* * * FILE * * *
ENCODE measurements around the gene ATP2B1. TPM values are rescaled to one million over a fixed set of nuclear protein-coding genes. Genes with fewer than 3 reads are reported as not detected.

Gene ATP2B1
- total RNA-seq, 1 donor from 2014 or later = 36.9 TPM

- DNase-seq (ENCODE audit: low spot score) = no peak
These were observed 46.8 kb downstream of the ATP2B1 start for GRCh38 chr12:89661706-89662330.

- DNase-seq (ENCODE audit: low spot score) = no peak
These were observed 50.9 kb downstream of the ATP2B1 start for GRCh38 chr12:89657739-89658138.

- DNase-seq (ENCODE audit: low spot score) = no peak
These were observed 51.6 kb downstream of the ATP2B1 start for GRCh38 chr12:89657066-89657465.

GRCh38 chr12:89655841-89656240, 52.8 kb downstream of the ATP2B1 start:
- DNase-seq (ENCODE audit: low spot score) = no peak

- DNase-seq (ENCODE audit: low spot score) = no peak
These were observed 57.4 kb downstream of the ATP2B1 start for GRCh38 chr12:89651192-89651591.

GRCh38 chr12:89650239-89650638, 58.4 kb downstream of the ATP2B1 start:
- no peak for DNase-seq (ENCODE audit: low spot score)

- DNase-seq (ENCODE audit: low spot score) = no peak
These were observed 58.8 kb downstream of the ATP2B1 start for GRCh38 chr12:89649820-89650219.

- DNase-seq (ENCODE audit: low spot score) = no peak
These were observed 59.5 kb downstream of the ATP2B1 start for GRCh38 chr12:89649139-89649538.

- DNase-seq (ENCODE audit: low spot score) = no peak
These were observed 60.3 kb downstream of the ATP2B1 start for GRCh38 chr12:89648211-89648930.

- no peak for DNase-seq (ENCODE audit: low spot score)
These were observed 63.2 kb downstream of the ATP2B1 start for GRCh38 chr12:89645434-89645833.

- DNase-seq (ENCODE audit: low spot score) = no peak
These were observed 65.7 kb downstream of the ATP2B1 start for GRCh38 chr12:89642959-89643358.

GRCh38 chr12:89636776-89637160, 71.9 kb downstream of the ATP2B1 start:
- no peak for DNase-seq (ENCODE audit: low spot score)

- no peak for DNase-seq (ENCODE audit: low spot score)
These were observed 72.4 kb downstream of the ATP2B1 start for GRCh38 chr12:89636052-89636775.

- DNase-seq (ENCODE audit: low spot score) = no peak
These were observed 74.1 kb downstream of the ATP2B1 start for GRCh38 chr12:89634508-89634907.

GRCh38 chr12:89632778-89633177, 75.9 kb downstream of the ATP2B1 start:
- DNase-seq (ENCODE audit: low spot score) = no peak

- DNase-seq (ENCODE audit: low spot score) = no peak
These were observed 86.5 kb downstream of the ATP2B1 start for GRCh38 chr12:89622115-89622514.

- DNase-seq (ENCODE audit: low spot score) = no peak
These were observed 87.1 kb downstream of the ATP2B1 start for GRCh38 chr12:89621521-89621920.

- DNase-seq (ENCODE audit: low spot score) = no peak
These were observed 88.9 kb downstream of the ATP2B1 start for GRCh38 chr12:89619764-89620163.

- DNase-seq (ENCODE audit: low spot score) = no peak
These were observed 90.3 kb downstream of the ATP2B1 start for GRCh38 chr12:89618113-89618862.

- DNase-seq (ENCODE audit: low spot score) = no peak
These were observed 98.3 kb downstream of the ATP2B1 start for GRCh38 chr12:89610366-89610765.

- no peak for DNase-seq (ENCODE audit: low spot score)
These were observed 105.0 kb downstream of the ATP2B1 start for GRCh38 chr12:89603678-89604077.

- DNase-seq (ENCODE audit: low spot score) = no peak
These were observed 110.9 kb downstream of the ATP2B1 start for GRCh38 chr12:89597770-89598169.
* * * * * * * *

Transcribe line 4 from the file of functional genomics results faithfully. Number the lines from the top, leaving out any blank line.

- DNase-seq (ENCODE audit: low spot score) = no peak